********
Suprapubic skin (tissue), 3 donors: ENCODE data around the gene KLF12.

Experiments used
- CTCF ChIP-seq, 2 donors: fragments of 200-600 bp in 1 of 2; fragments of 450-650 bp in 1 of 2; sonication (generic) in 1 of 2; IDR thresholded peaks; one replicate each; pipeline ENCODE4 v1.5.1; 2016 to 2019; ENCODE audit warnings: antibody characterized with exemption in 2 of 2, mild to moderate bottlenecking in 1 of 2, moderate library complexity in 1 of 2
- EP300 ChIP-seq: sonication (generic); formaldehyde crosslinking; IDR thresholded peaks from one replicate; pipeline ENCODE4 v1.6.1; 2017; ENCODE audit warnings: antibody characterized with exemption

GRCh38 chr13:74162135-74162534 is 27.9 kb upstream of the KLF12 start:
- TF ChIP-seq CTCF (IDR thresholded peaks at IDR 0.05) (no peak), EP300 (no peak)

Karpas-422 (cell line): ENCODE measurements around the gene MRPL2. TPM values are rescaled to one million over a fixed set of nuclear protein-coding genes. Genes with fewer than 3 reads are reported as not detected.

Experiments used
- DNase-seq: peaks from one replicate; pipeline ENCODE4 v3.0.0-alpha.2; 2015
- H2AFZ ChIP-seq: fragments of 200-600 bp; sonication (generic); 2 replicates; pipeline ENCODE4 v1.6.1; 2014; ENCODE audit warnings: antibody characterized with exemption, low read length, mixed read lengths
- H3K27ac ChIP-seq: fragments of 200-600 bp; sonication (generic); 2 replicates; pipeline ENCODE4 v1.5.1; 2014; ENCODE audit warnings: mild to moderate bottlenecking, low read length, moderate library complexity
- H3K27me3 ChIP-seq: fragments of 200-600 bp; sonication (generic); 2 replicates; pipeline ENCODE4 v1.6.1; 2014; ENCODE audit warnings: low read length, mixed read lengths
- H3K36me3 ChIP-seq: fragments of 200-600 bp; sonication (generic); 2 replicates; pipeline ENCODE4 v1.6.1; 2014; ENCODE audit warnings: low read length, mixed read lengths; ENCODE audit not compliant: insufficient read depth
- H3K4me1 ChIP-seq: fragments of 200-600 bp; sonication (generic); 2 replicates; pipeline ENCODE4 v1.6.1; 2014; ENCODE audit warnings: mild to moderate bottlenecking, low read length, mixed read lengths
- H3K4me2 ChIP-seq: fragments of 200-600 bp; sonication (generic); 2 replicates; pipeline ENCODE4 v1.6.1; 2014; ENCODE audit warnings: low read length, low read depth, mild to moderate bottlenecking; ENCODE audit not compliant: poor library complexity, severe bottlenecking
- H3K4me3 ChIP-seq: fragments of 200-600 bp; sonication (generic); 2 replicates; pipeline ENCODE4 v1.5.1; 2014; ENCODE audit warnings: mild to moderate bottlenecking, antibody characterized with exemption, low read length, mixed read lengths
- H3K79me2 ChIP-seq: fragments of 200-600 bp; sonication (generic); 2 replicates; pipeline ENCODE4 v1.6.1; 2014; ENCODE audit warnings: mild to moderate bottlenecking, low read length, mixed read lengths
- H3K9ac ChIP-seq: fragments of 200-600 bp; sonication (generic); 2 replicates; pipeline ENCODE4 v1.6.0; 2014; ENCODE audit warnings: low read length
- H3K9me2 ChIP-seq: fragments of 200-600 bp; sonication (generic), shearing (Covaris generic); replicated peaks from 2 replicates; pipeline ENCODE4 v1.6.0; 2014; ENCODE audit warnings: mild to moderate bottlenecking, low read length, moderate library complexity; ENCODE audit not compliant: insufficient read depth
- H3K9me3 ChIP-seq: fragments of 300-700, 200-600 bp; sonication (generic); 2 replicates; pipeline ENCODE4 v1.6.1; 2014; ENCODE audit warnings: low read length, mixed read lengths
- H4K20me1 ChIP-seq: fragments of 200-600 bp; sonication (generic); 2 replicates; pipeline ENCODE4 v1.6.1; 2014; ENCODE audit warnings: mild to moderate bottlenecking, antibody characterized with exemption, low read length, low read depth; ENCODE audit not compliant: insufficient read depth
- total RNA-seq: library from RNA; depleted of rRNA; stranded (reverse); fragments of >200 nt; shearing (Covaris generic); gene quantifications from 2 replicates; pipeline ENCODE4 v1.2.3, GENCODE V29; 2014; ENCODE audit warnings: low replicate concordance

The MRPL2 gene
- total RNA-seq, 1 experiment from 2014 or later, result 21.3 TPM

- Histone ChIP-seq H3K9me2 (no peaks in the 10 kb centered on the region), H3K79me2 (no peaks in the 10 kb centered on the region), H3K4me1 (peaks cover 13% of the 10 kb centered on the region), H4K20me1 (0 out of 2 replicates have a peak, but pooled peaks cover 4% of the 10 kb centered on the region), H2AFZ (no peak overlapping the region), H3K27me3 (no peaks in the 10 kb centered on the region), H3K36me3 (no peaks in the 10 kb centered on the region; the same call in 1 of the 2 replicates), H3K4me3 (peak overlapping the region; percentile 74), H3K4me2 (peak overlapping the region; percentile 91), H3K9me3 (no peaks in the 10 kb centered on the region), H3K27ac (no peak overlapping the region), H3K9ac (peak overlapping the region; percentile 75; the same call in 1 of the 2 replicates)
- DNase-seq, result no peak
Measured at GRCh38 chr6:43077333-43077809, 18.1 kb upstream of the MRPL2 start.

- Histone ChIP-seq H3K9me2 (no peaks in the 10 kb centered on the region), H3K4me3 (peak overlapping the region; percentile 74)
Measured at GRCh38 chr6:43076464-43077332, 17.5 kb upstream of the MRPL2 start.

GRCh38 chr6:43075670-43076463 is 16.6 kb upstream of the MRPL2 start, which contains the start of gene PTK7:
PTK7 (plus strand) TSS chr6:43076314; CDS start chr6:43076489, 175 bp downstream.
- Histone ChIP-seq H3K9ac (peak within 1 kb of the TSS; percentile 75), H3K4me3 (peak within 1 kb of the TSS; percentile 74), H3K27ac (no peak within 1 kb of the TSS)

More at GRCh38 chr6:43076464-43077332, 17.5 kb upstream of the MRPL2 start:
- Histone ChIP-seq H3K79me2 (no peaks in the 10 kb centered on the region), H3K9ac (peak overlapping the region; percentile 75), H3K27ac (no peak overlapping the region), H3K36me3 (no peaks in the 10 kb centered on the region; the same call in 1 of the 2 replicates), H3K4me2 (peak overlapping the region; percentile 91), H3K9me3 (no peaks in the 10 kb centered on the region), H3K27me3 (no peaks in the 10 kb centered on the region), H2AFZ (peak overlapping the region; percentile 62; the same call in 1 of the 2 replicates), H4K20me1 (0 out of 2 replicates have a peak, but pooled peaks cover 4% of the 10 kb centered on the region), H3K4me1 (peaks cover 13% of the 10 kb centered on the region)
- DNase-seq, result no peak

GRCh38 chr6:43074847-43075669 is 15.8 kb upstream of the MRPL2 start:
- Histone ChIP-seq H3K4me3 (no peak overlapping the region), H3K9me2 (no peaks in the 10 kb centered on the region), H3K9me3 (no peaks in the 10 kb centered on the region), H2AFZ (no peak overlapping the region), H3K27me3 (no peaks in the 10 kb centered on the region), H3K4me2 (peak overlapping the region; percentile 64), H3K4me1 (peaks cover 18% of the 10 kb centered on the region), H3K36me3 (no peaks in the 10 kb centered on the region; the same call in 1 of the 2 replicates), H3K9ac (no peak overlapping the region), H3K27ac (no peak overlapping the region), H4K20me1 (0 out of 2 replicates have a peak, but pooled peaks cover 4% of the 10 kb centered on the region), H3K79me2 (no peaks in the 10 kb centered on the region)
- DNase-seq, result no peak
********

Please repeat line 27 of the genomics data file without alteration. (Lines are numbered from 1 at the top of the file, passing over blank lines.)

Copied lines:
Measured at GRCh38 chr6:43077333-43077809, 18.1 kb upstream of the MRPL2 start.